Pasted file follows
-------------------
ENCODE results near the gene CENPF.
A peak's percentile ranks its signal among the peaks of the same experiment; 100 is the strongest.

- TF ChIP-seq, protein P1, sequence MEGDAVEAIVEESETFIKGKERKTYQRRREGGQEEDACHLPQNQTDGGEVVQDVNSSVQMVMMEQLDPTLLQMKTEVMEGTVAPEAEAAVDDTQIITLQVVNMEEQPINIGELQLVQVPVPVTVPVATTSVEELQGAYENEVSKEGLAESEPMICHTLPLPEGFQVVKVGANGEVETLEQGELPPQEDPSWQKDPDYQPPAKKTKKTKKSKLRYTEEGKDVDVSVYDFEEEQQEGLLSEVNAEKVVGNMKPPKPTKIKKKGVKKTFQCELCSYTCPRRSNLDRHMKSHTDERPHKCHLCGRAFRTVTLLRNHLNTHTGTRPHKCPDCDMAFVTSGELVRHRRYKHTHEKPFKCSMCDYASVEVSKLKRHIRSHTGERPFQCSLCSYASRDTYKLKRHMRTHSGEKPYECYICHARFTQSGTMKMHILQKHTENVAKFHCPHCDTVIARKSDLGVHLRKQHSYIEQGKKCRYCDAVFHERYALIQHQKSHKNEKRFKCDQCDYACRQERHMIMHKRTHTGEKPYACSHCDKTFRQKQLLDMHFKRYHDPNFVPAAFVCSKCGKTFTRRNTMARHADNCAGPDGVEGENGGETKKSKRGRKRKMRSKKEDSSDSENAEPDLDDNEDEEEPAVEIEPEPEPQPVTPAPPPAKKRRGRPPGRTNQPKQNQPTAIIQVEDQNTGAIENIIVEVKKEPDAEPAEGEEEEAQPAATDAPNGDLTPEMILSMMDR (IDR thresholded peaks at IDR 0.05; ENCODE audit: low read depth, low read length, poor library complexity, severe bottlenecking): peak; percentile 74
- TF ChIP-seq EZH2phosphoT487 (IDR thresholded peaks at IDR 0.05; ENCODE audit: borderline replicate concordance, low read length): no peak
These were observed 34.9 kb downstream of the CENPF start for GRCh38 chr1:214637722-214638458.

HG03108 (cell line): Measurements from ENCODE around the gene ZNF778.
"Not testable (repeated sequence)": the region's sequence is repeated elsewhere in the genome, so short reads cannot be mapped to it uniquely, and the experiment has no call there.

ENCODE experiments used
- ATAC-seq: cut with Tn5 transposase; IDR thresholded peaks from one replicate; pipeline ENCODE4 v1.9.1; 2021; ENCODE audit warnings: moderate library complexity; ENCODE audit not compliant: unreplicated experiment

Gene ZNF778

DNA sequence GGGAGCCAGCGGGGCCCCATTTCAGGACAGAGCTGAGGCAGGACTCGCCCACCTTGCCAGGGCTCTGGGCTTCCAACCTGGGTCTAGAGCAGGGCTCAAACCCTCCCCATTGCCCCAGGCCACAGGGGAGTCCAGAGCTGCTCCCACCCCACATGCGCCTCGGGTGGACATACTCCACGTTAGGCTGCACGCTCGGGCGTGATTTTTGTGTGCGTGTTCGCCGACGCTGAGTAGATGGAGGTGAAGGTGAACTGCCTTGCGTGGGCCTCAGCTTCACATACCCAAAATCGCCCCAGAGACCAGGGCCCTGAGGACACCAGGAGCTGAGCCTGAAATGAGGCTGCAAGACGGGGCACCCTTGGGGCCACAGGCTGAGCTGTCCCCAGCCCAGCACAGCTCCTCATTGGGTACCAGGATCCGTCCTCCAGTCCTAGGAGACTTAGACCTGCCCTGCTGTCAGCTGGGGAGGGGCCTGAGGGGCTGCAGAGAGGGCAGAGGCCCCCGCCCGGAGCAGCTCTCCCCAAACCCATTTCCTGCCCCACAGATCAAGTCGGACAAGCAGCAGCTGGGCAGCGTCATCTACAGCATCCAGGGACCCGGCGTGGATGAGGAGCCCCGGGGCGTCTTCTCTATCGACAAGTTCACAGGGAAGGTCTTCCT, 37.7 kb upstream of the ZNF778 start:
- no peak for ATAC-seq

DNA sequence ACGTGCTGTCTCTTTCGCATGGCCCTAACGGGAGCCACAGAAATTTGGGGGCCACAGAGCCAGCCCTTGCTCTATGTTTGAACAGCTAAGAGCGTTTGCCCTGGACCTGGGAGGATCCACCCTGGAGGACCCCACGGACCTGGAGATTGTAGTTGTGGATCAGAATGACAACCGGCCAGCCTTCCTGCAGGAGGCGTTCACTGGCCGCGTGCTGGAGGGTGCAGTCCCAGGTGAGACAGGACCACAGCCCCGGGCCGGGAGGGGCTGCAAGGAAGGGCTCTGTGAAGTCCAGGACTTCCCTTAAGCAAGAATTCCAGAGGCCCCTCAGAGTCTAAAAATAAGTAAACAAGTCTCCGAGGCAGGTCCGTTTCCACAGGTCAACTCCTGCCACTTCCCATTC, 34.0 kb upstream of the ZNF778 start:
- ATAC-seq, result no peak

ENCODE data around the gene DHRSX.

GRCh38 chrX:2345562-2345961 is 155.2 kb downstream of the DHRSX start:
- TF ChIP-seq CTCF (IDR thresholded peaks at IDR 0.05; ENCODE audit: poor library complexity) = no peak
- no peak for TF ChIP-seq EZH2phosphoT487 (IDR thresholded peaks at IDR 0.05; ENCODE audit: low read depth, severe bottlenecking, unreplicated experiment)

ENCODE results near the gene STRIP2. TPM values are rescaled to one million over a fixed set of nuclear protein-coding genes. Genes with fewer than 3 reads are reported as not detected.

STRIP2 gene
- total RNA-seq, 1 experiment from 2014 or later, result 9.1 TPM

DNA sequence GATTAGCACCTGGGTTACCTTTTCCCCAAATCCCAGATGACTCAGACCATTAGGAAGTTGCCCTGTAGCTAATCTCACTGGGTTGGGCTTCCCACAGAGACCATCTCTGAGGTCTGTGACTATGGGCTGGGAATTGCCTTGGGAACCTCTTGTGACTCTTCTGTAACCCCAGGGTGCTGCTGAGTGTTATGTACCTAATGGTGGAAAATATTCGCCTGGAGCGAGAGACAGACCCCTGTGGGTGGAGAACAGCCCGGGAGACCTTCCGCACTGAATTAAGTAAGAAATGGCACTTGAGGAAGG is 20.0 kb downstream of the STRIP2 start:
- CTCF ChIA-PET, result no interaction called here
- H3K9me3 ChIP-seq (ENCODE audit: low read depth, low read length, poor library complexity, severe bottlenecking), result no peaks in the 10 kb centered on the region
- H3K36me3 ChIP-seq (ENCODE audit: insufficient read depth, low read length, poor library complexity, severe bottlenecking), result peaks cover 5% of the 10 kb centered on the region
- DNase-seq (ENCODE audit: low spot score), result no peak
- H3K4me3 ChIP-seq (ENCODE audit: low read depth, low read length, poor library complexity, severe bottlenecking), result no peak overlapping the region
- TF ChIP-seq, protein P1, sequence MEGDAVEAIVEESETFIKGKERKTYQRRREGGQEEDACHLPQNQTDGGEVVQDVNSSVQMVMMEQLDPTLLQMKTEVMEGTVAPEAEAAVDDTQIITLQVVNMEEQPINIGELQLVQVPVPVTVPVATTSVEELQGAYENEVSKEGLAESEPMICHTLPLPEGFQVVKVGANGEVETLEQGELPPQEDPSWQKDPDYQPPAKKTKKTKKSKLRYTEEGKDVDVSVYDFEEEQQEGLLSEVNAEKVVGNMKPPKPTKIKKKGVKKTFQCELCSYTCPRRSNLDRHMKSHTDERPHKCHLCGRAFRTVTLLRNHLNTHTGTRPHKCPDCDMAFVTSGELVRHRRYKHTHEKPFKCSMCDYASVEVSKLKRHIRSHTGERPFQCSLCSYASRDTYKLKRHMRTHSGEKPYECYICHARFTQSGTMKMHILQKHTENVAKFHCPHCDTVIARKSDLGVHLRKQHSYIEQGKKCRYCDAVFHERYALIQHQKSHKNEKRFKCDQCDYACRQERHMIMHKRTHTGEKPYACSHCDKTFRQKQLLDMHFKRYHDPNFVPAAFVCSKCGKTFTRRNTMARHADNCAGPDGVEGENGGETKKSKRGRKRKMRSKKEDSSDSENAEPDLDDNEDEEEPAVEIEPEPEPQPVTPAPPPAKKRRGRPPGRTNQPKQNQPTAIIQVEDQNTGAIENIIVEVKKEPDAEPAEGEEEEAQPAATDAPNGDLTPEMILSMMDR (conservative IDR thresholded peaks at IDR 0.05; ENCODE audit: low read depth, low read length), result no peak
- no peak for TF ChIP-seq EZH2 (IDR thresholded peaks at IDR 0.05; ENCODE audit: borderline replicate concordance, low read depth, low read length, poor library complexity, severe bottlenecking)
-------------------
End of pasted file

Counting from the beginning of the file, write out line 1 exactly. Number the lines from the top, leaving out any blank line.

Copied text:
ENCODE results near the gene CENPF.